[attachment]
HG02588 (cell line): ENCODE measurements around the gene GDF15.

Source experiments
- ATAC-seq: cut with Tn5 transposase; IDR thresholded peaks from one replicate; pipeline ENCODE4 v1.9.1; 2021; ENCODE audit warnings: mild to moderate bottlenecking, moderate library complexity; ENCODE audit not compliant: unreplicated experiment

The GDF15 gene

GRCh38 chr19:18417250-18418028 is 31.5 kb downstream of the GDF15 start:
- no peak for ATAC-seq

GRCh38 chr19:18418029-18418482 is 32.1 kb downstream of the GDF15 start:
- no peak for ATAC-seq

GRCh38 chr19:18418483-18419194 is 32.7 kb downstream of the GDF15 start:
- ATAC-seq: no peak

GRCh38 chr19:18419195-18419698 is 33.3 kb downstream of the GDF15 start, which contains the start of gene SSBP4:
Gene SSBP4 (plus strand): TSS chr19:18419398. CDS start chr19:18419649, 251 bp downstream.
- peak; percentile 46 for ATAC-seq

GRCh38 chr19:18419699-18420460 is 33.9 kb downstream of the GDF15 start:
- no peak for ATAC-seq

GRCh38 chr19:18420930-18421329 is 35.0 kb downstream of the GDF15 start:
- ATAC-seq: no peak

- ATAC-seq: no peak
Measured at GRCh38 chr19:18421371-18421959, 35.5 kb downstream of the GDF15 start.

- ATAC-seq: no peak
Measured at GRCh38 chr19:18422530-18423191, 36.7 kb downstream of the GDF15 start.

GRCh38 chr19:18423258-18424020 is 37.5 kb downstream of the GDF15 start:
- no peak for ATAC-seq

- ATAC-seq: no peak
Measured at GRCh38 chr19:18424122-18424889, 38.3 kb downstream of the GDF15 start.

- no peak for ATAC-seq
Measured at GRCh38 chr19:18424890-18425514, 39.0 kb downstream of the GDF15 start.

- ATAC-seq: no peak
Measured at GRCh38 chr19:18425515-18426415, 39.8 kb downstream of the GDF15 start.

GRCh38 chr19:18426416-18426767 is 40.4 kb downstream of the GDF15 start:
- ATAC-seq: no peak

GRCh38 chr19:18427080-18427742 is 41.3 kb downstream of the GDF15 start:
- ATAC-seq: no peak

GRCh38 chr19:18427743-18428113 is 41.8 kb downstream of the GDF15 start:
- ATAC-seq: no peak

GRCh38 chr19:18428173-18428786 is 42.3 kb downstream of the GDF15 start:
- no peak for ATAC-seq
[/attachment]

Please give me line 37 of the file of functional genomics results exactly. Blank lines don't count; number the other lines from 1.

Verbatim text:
- no peak for ATAC-seq